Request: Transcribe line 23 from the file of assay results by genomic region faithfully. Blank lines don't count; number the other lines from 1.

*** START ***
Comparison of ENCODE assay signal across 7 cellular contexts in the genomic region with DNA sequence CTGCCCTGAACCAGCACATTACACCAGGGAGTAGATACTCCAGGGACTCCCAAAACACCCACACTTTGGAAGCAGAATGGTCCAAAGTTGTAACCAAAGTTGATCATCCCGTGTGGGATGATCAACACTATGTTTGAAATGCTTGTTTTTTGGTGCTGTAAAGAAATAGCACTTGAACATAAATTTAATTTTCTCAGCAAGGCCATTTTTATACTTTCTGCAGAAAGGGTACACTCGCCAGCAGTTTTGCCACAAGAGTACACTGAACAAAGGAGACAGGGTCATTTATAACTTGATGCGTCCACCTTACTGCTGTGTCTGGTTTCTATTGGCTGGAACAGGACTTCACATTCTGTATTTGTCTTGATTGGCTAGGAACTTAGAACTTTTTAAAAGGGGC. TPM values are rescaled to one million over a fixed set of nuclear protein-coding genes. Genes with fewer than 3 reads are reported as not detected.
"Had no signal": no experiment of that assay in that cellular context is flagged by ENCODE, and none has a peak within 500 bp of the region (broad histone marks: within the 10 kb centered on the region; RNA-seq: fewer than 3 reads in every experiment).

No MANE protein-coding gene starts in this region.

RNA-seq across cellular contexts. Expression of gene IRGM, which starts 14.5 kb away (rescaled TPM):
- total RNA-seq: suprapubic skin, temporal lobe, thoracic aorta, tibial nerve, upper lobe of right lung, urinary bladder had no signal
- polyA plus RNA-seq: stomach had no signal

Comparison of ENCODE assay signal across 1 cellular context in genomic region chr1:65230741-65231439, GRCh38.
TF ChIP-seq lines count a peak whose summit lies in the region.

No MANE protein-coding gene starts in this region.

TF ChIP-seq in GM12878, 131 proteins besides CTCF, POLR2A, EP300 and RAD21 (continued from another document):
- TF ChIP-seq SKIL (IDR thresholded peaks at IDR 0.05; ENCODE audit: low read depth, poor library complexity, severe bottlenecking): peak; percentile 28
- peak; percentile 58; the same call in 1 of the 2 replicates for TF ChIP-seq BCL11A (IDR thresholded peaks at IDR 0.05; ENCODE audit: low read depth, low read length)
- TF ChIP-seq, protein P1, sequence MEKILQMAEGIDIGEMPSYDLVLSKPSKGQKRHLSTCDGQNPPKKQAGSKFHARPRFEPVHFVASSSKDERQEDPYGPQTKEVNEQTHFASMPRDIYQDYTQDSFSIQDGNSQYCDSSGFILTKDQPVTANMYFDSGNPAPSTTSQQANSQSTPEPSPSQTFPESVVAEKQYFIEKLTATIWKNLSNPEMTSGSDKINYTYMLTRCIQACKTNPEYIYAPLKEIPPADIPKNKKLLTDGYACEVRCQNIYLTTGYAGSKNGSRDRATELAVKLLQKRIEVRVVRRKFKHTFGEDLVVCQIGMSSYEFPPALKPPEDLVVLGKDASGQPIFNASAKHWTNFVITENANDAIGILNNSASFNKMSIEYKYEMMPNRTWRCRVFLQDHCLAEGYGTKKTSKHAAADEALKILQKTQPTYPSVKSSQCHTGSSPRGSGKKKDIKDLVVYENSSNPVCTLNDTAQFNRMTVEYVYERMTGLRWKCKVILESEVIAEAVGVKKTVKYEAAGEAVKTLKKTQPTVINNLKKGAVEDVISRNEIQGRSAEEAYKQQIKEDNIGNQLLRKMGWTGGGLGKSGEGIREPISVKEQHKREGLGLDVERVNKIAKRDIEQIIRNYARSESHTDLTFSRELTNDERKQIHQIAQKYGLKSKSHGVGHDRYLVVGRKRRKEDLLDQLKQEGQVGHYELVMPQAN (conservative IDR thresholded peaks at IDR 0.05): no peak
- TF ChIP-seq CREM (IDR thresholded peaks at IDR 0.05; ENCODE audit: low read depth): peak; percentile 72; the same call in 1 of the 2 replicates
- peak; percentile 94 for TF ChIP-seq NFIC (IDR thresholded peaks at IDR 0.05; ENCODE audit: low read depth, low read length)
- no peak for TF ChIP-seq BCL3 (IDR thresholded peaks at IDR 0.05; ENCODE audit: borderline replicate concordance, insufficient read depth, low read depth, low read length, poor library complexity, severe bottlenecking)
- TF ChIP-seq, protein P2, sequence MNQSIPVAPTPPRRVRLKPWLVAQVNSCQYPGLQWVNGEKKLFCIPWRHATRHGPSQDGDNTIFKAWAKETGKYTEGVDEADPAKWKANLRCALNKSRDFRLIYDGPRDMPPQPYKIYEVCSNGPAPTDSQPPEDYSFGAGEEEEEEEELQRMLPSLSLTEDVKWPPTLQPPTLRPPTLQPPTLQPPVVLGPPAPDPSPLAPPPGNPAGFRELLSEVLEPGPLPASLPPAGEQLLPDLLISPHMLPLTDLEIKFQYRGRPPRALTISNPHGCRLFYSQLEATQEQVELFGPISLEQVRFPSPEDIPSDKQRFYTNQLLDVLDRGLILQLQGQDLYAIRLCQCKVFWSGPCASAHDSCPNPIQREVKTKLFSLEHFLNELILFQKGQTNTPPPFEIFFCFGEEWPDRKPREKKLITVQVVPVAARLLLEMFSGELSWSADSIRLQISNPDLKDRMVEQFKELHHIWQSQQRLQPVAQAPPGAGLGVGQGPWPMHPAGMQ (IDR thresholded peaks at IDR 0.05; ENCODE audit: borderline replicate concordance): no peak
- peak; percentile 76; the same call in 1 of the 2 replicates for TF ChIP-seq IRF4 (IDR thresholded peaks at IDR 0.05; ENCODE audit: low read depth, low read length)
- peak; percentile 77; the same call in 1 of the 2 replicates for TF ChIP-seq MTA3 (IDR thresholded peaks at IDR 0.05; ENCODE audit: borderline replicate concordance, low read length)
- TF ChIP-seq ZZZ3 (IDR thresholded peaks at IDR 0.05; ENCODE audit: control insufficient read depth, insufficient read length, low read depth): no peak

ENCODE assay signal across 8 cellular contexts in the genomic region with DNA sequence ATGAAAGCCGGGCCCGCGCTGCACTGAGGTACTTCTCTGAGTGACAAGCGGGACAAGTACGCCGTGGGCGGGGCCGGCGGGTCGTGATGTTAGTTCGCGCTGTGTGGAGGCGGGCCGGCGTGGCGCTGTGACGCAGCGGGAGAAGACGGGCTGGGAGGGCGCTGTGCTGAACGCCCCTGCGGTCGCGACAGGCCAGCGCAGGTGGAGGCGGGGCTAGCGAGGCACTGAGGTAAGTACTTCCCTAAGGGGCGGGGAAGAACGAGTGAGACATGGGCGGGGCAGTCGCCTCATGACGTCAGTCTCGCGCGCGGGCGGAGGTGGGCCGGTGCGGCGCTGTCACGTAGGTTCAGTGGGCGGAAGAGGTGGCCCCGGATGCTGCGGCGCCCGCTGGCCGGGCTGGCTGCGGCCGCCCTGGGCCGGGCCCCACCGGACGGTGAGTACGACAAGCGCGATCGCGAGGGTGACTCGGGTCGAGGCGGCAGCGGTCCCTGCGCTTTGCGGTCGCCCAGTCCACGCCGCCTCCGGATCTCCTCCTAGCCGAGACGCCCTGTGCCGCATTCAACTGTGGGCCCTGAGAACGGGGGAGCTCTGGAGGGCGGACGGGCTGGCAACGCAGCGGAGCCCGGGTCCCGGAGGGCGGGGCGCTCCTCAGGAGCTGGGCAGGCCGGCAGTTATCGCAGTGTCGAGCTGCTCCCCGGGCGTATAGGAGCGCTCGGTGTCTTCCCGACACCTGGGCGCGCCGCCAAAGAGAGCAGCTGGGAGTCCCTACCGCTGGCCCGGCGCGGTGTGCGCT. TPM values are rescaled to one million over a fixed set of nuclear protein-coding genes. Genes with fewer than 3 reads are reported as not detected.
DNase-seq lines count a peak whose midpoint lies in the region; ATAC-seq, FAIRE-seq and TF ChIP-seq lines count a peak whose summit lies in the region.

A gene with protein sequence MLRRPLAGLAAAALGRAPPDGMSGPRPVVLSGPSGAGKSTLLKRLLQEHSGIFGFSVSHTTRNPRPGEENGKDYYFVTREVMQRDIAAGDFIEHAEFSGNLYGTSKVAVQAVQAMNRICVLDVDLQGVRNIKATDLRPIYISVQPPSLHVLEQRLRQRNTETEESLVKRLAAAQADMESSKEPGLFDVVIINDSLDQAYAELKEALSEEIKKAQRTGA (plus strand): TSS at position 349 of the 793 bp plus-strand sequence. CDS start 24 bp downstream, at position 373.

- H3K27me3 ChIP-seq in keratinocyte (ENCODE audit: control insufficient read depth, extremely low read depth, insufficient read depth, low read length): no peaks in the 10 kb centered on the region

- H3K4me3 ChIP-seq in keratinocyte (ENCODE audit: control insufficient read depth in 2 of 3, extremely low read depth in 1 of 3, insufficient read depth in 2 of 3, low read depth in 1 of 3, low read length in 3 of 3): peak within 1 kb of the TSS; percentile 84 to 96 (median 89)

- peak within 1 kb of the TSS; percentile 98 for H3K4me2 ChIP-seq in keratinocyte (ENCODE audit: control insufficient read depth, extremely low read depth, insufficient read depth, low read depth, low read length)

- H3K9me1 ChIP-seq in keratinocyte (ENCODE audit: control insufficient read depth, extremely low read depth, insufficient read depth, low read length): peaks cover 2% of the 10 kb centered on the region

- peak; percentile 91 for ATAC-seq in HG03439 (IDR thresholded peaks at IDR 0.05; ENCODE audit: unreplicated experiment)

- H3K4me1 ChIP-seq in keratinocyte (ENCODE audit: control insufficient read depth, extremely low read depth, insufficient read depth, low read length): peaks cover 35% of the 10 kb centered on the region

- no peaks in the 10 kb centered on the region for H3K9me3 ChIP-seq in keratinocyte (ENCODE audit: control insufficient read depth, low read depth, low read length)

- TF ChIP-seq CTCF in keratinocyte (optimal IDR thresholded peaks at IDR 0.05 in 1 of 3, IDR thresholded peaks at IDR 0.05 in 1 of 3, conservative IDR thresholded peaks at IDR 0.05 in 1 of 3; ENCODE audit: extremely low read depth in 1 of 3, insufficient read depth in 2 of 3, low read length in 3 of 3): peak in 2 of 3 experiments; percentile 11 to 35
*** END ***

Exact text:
A gene with protein sequence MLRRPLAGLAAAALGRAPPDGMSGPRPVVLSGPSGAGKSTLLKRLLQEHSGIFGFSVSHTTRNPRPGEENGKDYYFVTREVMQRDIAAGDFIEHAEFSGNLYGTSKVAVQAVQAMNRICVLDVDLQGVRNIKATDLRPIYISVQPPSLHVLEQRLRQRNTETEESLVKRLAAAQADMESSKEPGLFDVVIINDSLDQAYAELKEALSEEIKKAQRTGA (plus strand): TSS at position 349 of the 793 bp plus-strand sequence. CDS start 24 bp downstream, at position 373.